The New Times (Kigali)

East Africa: EABC Joins World Customs Organisation

EFFORTS to boost regional trade could be strengthened following the nomination of The East African Business Council (EABC) at the World Customs Organisation (WCO), a Private Sector Consultative Group in charge of the implementation and monitoring of customs standards and procedures.

The partnership will see the two bodies work together in monitoring the progress and the implementation of customs standards and procedures to secure and facilitate global trade, Andrew Luzze, the Executive Director East African Business Council, said.

The joint Consultative partnerships seek to provide advice to the High Level Strategic Group (HLSG) and the Secretary General on all matters involving trade security and trade facilitation across the region.

"The team will also submit annual reports to the Secretariat describing the operations of the Consultative Group during the preceding year; and set forth any recommendations regarding the trade security and trade facilitation measures of the World Customs Organisation," Luzze said.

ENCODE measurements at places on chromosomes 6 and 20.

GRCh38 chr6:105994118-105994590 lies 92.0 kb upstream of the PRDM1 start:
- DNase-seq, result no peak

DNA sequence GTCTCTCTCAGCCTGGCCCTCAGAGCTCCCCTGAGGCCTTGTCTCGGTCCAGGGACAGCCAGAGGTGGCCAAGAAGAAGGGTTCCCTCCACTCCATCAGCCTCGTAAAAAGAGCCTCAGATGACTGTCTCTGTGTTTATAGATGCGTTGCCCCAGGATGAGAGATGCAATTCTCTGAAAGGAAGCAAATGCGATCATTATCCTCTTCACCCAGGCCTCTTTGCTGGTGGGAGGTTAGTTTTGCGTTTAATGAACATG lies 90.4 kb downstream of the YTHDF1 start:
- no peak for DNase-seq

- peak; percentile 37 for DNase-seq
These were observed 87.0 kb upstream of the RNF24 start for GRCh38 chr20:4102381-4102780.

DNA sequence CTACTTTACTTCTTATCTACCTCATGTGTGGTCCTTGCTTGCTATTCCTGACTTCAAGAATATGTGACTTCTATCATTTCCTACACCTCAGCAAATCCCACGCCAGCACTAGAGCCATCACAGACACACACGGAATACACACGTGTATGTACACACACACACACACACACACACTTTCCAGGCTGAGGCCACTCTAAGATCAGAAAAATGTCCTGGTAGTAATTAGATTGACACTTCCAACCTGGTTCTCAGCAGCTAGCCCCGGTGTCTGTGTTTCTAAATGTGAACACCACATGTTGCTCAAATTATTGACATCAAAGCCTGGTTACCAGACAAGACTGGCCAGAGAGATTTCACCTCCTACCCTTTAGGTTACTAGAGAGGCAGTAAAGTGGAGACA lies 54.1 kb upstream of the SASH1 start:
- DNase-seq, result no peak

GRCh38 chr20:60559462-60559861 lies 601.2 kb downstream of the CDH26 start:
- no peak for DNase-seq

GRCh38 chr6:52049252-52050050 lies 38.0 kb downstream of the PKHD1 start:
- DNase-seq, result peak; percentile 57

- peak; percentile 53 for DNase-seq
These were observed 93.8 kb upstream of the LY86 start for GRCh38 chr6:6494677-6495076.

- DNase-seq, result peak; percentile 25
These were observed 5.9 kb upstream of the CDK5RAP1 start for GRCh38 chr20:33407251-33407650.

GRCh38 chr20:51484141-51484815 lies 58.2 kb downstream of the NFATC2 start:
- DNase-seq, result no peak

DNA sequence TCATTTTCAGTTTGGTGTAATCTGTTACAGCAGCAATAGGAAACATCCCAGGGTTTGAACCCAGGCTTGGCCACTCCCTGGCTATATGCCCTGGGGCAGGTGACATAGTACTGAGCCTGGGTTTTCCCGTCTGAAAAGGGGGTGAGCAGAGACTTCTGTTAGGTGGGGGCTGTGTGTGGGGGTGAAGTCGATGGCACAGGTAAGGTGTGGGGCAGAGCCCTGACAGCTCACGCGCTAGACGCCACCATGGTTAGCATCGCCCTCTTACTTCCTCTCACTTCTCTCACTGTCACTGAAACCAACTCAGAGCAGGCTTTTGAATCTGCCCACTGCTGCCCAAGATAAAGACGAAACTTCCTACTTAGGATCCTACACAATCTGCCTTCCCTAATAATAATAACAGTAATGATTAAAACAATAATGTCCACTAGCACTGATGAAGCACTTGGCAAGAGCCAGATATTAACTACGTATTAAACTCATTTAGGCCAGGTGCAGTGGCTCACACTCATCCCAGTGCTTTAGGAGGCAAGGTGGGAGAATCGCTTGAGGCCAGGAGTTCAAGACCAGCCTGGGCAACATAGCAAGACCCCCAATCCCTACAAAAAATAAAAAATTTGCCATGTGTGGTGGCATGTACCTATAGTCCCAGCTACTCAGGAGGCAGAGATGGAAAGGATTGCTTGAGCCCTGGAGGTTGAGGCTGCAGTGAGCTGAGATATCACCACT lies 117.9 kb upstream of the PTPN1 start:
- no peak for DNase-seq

Addressing business matters relating to enhanced border and cargo supply chain security, customs modernisation and automation, capacity building, compliance assessment, commercial enforcement and uniformity, international efforts to harmonise customs practices and procedures, and strategic planning will be a top priority, according to EABC officials.

According to Fiona Uwera, the EABC technical liaison officer for Rwanda, sensitisation of Rwanda's private sector about the new partnership is ongoing.

Denis Karera, the Rwanda representative at EABC, said that the initiative is an opportunity for regional exports to compete favourably in global markets.

"The membership is a representative of the private sector interests engaged in and affected by the trade security and facilitation measures of the World Customs Organisation; and represents the business interests of a broad range of business entities that takes into account regional and geographic factors, as well as the size of enterprises," Karera said.

Membership includes 30 companies and associations, from across the world and representatives of a variety of international trade interests.

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